House GOP tries to hijack anti-vaping bill to make it about abortion


Republicans tried and failed to add their anti-science 'born alive' abortion bill to anti-vaping legislation.

House Republicans on Friday tried to hijack a vote on legislation that would ban flavored vaping products that are marketed toward children, and add to it the anti-science "born alive" abortion language the GOP has tried to pass for months.

Rep. Greg Walden (R-OR) suggested the last-minute amendment, a stunt which he argued was relevant because of the recently implemented ban on vaping products for "children under the age of 21."

But the effort to add the anti-abortion language to the bill failed by a vote of 220-187. The anti-vaping bill without the anti-abortion language went on to pass by a vote of 213-195.

Republicans are currently attempting to use anti-abortion votes to hammer Democrats for supporting "infanticide" — a completely false claim, but one Republicans hope will help drum up excitement from the GOP base.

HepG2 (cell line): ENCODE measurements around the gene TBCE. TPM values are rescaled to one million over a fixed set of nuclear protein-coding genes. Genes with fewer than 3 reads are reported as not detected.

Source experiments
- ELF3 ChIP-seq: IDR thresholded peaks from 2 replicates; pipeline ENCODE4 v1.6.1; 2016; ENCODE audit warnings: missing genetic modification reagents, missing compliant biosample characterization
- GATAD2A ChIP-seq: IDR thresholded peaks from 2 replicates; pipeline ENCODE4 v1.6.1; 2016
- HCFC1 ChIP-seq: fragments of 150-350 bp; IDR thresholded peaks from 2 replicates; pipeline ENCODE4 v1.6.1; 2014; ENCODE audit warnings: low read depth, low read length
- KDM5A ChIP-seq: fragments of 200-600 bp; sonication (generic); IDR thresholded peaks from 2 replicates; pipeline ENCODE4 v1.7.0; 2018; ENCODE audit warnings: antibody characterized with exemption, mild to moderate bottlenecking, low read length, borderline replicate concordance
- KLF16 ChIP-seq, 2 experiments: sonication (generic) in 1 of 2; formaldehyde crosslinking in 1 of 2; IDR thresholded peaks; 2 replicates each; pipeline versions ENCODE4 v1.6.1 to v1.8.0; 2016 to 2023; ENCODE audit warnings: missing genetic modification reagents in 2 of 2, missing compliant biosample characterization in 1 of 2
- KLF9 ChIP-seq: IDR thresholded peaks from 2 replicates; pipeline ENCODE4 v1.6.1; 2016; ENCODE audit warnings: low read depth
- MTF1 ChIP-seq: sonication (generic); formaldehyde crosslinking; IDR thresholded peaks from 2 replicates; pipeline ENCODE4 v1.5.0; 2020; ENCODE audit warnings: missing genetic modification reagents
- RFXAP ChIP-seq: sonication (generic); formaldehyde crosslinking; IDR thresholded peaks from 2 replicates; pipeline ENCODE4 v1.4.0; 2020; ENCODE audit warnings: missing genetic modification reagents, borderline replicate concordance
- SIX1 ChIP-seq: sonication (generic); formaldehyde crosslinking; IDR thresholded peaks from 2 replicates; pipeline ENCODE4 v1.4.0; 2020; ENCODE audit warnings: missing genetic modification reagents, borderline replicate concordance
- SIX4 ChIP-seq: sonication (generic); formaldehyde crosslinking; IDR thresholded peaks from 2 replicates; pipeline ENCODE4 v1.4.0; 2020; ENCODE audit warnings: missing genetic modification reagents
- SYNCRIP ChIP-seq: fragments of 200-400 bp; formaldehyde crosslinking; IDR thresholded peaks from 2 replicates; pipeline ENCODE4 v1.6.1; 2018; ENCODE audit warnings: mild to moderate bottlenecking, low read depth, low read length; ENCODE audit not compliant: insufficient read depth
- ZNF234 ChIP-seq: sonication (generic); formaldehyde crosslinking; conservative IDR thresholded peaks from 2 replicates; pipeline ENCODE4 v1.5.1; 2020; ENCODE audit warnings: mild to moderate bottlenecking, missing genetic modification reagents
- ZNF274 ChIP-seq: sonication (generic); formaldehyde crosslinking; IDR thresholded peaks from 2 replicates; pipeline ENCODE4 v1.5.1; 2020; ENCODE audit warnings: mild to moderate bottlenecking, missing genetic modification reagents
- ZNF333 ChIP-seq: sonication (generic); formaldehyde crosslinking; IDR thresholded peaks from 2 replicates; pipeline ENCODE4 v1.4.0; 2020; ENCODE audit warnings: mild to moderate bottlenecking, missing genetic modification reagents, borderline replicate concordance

The "born alive" legislation relies on debunked claims that babies are born alive after abortions.

Abortion rights advocates have called out the strategy as an attempt to try to stigmatize patients who have abortions later in pregnancy and discourage doctors from performing the procedure as part of the overall agenda to ultimately ban abortion.

"The bill maligns and vilifies providers and patients to push a false narrative about abortion later in pregnancy," Kristyn Brandi, a doctor and board member of Physicians for Reproductive Health, told Vox News.

And there are already many laws in place that assert murder is illegal — making the bill unnecessary.

Attorney and professor Neil Siegel told Politifact, "There is no lack of statutory or constitutional law that would protect babies through a live birth or a failed abortion."

Senate Majority Leader Mitch McConnell tried to pass similar legislation last week — putting this to a vote while sitting on hundreds of other House-passed bills on prescription drug pricing, election security, and gun control — but he also failed.

Published with permission of The American Independent Foundation.